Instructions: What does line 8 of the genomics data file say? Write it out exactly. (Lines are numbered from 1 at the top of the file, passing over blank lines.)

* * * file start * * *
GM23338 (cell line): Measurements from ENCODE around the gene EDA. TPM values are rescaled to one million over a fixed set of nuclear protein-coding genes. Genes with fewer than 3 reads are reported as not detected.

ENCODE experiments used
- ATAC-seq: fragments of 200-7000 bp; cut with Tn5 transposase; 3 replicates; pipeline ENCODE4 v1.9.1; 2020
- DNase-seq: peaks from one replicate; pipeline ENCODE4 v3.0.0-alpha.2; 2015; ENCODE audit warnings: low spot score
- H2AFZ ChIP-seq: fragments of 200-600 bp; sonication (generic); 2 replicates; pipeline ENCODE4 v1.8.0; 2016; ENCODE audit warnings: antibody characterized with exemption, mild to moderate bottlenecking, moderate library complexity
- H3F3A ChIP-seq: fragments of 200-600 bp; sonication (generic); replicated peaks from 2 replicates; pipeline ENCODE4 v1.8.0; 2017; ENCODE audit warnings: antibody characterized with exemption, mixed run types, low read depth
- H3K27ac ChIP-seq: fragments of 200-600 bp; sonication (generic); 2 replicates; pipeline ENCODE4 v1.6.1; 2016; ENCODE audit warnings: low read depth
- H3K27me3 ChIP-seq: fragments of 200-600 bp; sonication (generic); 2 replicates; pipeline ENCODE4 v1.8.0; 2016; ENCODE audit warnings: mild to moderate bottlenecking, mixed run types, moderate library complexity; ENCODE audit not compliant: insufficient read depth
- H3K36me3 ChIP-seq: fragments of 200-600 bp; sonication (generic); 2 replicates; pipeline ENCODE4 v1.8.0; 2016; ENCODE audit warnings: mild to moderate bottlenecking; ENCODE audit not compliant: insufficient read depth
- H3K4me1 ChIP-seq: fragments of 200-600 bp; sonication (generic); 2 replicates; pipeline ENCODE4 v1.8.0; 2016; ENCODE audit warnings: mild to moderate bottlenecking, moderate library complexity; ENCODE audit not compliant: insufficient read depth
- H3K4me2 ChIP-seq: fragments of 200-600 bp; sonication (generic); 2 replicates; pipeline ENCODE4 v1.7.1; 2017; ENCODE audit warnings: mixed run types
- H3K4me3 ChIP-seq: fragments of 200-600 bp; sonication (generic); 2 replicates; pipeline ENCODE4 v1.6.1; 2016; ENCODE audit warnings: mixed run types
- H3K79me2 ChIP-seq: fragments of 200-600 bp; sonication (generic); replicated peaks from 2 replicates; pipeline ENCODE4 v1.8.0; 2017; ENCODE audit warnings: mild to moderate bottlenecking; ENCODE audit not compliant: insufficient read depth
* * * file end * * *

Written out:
- H3K27me3 ChIP-seq: fragments of 200-600 bp; sonication (generic); 2 replicates; pipeline ENCODE4 v1.8.0; 2016; ENCODE audit warnings: mild to moderate bottlenecking, mixed run types, moderate library complexity; ENCODE audit not compliant: insufficient read depth